Cop guidelines to curb taxi refusal

Police have asked taxi owners to maintain a database of their drivers and a daily register for each driver, a move aimed at curbing taxi refusal.

The traffic department has set January 31 as the deadline for implementing the guidelines but no penal measure can be taken for flouting them.

"Since a taxi is driven by several drivers, it becomes difficult to identify and catch an errant driver even if the complainant gives us the registration number of the vehicle. Add to it the fact that most drivers have more than one licence each. If the database is ready, we can easily nab the offender," said Dilip Adak, the deputy commissioner of police, traffic department.

The police directive states the database will have to contain each driver's name, address, driving licence number, voter identity card number, PAN card number and photographs. The owners will also have to keep photocopies of the documents.

"After verifying the papers the owners have to give authorisation letters to the drivers, which they should carry while at the wheel. The drivers will also have to carry photocopies of PAN cards and voter identity cards," said an officer.

The guidelines also ask the owners to maintain registers which the drivers have to sign everyday before setting out with vehicles. "We will conduct surprise checks at all taxi stands and major crossings to see if the drivers are carrying the authorisation letter and the documents," said deputy commissioner Adak.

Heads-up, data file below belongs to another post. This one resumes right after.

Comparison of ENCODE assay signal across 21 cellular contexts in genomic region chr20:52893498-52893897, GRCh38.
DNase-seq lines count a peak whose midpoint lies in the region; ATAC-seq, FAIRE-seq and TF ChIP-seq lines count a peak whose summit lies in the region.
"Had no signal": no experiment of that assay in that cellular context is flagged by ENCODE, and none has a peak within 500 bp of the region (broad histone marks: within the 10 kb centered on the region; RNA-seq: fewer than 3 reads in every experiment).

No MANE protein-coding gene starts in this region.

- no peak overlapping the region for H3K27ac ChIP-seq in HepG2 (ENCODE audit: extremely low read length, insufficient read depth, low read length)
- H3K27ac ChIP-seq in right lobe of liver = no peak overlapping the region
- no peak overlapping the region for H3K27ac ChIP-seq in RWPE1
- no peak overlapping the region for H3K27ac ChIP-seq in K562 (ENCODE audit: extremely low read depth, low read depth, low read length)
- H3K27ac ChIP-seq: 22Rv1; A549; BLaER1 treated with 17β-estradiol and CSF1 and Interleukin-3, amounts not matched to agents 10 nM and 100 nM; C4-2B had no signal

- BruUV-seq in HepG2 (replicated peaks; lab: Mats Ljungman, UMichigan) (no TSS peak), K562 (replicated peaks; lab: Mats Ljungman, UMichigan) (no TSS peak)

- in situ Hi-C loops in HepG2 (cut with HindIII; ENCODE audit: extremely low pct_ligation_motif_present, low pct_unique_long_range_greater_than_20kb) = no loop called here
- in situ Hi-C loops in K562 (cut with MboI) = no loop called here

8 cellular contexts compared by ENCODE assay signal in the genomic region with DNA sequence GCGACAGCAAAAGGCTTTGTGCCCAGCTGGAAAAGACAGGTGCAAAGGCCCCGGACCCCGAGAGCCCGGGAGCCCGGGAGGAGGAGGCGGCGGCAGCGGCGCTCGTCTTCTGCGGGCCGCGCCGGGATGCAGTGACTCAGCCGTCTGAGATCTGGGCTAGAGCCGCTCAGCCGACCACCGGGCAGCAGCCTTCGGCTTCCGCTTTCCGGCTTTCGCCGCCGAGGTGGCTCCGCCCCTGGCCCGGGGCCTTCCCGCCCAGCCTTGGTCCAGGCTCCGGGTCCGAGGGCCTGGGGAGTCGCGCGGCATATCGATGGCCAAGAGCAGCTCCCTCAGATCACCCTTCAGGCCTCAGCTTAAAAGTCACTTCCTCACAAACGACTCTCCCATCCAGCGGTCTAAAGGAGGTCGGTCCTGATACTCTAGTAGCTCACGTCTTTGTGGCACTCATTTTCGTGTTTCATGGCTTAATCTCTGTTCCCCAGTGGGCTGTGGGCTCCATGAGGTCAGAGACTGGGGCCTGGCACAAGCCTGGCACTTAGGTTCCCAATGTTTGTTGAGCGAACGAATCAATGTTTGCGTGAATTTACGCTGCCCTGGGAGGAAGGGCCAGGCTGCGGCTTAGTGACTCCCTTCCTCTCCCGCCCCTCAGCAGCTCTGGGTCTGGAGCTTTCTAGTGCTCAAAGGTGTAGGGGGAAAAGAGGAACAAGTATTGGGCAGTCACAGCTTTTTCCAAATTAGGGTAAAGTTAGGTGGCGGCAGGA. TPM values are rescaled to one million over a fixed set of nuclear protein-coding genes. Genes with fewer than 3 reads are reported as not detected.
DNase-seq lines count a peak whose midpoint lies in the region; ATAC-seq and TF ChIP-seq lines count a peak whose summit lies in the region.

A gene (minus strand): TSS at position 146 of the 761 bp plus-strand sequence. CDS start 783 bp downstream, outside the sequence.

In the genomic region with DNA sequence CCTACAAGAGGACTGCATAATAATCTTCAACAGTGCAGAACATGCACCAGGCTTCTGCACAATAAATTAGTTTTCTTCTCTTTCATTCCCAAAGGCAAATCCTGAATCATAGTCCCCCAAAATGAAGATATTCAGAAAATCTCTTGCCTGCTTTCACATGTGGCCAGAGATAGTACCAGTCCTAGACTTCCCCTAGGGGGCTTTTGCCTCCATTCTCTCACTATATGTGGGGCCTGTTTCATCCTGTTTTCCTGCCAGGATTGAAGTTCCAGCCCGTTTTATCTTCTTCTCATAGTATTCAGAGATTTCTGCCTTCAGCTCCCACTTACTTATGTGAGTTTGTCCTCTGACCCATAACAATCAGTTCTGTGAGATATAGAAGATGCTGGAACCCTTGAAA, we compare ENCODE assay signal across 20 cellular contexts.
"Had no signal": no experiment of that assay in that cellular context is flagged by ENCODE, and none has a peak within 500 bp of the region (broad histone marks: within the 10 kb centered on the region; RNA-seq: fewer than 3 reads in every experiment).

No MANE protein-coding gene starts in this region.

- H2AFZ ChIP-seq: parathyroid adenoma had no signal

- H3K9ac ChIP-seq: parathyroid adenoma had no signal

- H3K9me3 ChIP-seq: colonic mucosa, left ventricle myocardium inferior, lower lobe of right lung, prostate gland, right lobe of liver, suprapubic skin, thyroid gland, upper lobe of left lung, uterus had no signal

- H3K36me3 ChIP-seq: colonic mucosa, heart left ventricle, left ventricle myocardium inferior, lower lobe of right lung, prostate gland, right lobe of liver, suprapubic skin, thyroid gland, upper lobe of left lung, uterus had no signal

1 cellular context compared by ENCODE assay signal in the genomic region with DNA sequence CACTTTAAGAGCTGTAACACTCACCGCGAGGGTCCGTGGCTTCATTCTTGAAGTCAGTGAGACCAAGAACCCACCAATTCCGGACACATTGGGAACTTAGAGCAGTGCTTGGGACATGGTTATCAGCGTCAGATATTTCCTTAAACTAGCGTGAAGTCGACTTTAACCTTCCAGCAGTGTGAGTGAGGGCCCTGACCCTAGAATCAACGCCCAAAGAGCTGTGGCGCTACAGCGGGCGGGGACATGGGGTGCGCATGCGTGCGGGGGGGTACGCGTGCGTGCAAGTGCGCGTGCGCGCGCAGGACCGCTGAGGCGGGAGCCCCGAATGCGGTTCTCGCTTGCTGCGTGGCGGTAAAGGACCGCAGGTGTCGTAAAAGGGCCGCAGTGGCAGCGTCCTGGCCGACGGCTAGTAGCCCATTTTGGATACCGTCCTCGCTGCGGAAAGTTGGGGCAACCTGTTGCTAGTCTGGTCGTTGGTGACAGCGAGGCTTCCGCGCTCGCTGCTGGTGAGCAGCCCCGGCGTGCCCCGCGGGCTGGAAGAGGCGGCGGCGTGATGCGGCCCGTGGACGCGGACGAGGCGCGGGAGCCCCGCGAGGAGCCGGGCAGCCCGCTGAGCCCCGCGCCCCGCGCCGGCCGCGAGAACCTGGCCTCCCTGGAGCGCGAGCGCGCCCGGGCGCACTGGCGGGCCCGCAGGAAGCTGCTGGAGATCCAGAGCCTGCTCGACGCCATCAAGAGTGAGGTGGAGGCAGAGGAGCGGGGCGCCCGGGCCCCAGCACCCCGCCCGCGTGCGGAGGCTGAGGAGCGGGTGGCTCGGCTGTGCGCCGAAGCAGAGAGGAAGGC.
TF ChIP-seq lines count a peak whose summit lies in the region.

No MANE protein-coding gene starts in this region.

He, however, pointed out that action could not be taken against the drivers who do not carry the letter and the documents as law does not have any such provision.

"The measures will benefit the drivers and the owners as those will help us identify errant drivers fast and minimise chances of harassment of others. We will try to make the owners aware of the need to follow the guidelines," said another officer.

Quicker identification of errant drivers will also add teeth to the police drive against taxi refusal. Such drives end in failure as each taxi is driven by more than one driver and most drivers carry more than one licence each. "We often get lost in the maze while looking for the guilty," said an officer.

The taxi unions have welcomed the police move and have agreed to implement the directives. "At a recent meeting between the seven taxi unions and the transport minister, we have agreed to abide by the directives," said Bimal Guha, of the Bengal Taxi Association that has over 18,000 members.

"If we receive complaints against a driver three or four times, we can cancel his membership. And once membership is cancelled for misconduct, the driver cannot register himself with any other union for a certain period," said Tarak Nath Bari, of the Calcutta Taxi Association.

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